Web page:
Universals of language have been studied extensively for the last four decades, allowing fundamental insight into the principles and general properties of human language. Only incidentally have researchers looked at the other end of the scale. And even when they did, they mostly just noted peculiar facts as ''quirks'' or ''unusual behavior'', without making too much of an effort at explaining them beyond calling them ''exceptions'' to various rules or generalizations. Rarissima and rara, features and properties found only in one or very few languages, tell us as much about the capacities and limits of human language(s) as do universals. Explaining the existence of such rare phenomena on the one hand, and the fact of their rareness or uniqueness on the other, is a reasonable and interesting challenge to any theory of how human language works. The present volume for the first time compiles selected papers on the study of rare linguistic features from various fields of linguistics and from a wide range of languages.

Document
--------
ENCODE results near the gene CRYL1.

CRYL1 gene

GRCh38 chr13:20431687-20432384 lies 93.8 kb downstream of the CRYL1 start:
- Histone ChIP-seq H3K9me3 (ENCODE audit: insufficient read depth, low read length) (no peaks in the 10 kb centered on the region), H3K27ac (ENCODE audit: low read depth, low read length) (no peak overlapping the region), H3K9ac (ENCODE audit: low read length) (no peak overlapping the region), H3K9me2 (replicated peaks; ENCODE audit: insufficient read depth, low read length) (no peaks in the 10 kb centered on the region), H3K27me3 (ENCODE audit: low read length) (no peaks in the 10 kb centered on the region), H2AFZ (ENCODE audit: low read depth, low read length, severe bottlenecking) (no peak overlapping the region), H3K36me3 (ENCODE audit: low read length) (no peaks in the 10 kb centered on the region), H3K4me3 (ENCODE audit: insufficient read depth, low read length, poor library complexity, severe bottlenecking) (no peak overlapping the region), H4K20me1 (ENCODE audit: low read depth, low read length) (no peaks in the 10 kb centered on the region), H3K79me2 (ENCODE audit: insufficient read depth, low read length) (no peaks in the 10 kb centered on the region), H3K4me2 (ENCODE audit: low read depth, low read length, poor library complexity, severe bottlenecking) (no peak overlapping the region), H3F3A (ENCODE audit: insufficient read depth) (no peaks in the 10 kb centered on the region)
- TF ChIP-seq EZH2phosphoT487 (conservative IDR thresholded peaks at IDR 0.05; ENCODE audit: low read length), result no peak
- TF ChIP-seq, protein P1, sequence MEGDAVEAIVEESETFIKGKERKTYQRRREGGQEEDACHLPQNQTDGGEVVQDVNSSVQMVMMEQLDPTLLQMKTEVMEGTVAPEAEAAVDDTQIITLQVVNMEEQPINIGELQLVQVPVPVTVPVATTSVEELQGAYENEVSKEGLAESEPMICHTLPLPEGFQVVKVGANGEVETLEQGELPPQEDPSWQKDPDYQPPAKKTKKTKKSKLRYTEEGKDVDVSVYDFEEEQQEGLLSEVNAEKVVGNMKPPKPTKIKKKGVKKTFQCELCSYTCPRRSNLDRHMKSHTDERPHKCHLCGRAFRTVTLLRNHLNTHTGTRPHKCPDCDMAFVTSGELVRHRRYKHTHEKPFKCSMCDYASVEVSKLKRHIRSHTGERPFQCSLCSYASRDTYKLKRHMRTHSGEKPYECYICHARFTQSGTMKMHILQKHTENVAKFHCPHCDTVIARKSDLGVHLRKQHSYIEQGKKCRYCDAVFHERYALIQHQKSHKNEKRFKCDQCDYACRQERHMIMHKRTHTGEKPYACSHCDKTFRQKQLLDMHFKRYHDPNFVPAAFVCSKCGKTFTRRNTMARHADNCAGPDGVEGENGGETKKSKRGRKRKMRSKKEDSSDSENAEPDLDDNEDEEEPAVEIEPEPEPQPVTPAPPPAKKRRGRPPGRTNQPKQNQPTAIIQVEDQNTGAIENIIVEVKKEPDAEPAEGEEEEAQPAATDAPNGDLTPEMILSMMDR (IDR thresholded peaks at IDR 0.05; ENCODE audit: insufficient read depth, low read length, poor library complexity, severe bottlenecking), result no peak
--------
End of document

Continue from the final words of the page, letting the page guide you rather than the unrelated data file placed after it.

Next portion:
Jan Wohlgemuth and Michael Cysouw, Max Planck Institute for Evolutionary Anthropology, Leipzig, Germany.